Factors Affecting the Electrolytic Conductance
In general, conductance of an electrolyte depends upon the following factors,
(1) Nature of electrolyte: The conductance of an electrolyte depends upon the number of ions present in the solution. Therefore, the greater the number of ions in the solution the greater is the conductance. The number of ions produced by an electrolyte depends upon its nature. The strong electrolytes dissociate almost completely into ions in solutions and, therefore, their solutions have high conductance. On the other hand, weak electrolytes, dissociate to only small extents and give lesser number of ions. Therefore, the solutions of weak electrolytes have low conductance.
(2) Concentration of the solution: The molar conductance of electrolytic solution varies with the concentration of the electrolyte. In general, the molar conductance of an electrolyte increases with decrease in concentration or increase in dilution.
The molar conductance of strong electrolyte ( as well as weak electrolytes ( increase with decrease in concentration or increase in dilution. The variation is however different for strong and weak electrolytes.
The variation of molar conductance with concentration can be explained on the basis of conducting ability of ions for weak and strong electrolytes.
For weak electrolytes the variation of with dilution can be explained on the bases of number of ions in solution. The number of ions furnished by an electrolyte in solution depends upon the degree of dissociation with dilution. With the increase in dilution, the degree of dissociation increases and as a result molar conductance increases. The limiting value of molar conductance corresponds to degree of dissociation equal to 1 i.e., the whole of the electrolyte dissociates.
Thus, the degree of dissociation can be calculated at any concentration as,
where is the degree of dissociation,
is the molar conductance at concentration C and
is the molar conductance at infinite dilution.
For strong electrolytes, there is no increase in the number of ions with dilution because strong electrolytes are completely ionised in solution at all concentrations (By definition). However, in concentrated solutions of strong electrolytes there are strong forces of attraction between the ions of opposite charges called inter-ionic forces. Due to these inter-ionic forces the conducting ability of the ions is less in concentrated solutions. With dilution, the ions become far apart from one another and inter-ionic forces decrease. As a result, molar conductivity increases with dilution. When the concentration of the solution becomes very-very low, the inter-ionic attractions become negligible and the molar conductance approaches the limiting value called molar conductance at infinite dilution. This value is characteristic of each electrolyte.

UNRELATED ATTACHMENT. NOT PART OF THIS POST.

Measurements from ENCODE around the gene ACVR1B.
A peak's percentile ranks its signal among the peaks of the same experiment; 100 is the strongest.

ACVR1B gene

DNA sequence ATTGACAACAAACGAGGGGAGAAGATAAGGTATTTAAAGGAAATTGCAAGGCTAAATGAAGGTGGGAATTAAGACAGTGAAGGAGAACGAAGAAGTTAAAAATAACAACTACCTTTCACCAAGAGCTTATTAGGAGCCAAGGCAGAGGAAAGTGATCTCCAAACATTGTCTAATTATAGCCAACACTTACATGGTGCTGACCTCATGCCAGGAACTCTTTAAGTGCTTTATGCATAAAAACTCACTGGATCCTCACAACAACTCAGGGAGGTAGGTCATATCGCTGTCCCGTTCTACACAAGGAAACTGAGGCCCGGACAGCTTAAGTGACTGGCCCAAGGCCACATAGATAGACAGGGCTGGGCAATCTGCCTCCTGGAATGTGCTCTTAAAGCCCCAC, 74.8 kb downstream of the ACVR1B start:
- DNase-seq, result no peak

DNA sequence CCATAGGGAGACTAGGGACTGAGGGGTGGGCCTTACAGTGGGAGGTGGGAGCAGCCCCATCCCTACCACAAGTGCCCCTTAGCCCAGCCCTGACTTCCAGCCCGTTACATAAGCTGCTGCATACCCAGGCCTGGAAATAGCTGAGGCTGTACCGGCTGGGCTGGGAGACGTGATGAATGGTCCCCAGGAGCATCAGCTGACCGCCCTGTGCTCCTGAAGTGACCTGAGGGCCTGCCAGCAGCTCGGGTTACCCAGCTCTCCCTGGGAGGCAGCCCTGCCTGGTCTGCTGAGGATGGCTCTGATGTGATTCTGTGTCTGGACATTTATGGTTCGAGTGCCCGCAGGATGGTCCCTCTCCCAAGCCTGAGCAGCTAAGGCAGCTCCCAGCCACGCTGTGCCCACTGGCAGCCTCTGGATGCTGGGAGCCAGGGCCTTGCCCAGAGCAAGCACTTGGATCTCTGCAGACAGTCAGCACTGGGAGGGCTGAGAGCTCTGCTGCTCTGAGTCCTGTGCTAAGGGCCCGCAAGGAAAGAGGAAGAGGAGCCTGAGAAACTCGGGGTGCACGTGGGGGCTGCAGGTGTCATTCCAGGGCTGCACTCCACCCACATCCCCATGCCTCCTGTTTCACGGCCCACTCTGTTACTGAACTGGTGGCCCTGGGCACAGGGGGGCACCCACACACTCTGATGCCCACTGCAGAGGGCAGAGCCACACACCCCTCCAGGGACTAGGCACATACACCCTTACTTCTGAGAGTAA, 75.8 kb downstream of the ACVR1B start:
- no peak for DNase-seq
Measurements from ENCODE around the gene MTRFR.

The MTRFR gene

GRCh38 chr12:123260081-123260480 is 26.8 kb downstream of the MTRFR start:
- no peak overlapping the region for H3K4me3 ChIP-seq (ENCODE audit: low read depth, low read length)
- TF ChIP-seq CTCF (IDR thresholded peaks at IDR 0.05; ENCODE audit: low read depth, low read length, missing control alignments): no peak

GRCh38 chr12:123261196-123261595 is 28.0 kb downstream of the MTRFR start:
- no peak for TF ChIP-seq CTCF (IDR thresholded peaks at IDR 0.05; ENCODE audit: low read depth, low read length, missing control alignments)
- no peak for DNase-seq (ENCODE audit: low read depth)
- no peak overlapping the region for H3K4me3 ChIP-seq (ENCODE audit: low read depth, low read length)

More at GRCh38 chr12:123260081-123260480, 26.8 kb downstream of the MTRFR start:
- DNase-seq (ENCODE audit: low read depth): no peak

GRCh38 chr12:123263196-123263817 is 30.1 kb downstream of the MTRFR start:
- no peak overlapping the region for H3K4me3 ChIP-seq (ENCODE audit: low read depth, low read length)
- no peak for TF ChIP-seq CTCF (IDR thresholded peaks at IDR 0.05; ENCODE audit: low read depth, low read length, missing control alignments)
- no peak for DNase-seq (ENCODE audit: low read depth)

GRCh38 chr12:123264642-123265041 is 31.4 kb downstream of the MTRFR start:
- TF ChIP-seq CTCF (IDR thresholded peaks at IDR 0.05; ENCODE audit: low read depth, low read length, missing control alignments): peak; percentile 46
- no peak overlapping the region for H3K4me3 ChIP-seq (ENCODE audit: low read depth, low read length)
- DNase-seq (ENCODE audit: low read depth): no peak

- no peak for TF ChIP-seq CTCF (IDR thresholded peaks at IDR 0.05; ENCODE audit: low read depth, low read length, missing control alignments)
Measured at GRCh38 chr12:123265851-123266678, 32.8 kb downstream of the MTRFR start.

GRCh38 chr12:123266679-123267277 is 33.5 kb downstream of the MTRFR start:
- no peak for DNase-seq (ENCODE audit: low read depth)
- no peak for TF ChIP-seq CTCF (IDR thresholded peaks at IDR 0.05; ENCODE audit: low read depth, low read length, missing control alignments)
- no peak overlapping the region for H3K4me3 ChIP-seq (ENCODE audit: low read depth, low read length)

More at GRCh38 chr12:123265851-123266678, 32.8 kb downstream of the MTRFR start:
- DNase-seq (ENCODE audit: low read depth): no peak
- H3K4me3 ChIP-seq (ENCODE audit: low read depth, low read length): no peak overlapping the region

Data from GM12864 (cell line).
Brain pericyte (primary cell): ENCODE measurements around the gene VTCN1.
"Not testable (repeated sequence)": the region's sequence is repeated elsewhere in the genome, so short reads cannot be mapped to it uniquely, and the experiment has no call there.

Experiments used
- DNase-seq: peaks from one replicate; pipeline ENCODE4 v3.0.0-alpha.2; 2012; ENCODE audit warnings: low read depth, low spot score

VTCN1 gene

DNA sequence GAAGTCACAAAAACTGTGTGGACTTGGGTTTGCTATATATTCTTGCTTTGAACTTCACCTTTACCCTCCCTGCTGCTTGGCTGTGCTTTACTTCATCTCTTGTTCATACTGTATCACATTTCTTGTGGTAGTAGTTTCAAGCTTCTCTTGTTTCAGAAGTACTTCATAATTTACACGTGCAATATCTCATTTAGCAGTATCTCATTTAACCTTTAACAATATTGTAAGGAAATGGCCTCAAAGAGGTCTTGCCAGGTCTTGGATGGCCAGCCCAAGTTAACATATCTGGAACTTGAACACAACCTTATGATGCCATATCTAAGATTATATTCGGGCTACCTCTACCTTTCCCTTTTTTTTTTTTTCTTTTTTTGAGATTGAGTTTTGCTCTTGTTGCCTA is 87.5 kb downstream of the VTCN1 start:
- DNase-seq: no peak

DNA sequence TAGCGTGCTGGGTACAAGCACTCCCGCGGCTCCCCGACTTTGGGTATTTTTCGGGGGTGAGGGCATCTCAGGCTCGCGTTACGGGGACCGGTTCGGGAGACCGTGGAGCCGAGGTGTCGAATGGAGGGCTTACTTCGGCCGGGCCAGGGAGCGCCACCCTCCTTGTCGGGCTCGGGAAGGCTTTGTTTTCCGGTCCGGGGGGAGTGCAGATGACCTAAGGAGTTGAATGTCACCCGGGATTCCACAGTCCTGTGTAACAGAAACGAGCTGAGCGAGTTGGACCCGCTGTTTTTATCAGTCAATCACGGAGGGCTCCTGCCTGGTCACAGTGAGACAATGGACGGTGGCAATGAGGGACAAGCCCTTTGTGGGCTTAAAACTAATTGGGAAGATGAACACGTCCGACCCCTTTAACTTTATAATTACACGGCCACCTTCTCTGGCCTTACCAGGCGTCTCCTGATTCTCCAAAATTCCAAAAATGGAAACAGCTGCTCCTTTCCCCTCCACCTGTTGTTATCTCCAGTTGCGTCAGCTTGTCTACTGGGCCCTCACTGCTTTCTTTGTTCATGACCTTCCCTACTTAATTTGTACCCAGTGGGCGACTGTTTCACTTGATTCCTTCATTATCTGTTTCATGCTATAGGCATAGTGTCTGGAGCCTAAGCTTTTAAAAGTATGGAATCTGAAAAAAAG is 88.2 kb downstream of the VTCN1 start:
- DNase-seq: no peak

(3) Temperature: The conductivity of an electrolyte depends upon the temperature. With increase in temperature, the conductivity of an electrolyte increases.
Migration of ions
Electricity is carried out through the solution of an electrolyte by migration of ions. Therefore,
(1) Ions move toward oppositely charged electrodes at different speeds.
(2) During electrolysis, ions are discharged or liberated in equivalent amounts at the two electrodes, no matter what their relative speed is.
(3) Concentration of the electrolyte changes around the electrode due to difference in the speed of the ions.
(4) Loss of concentration around any electrode is proportional to the speed of the ion that moves away from the electrode, so
The relation is valid only when the discharged ions do not react with atoms of the electrodes. But when the ions combine with the material of the electrode, the concentration around the electrode shows an increase.